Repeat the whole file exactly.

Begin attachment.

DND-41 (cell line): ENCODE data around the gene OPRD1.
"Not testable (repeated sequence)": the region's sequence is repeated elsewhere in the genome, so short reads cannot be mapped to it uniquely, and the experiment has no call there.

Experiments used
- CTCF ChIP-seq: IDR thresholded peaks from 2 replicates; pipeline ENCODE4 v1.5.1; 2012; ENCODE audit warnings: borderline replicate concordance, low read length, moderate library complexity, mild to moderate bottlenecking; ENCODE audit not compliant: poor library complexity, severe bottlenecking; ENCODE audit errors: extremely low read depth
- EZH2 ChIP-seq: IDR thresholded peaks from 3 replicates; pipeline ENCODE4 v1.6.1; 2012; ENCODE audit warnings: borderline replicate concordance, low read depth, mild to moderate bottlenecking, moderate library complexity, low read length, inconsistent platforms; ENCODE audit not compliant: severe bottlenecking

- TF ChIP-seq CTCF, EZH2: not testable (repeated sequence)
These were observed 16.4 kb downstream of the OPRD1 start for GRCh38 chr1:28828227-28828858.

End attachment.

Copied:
DND-41 (cell line): ENCODE data around the gene OPRD1.
"Not testable (repeated sequence)": the region's sequence is repeated elsewhere in the genome, so short reads cannot be mapped to it uniquely, and the experiment has no call there.

Experiments used
- CTCF ChIP-seq: IDR thresholded peaks from 2 replicates; pipeline ENCODE4 v1.5.1; 2012; ENCODE audit warnings: borderline replicate concordance, low read length, moderate library complexity, mild to moderate bottlenecking; ENCODE audit not compliant: poor library complexity, severe bottlenecking; ENCODE audit errors: extremely low read depth
- EZH2 ChIP-seq: IDR thresholded peaks from 3 replicates; pipeline ENCODE4 v1.6.1; 2012; ENCODE audit warnings: borderline replicate concordance, low read depth, mild to moderate bottlenecking, moderate library complexity, low read length, inconsistent platforms; ENCODE audit not compliant: severe bottlenecking

- TF ChIP-seq CTCF, EZH2: not testable (repeated sequence)
These were observed 16.4 kb downstream of the OPRD1 start for GRCh38 chr1:28828227-28828858.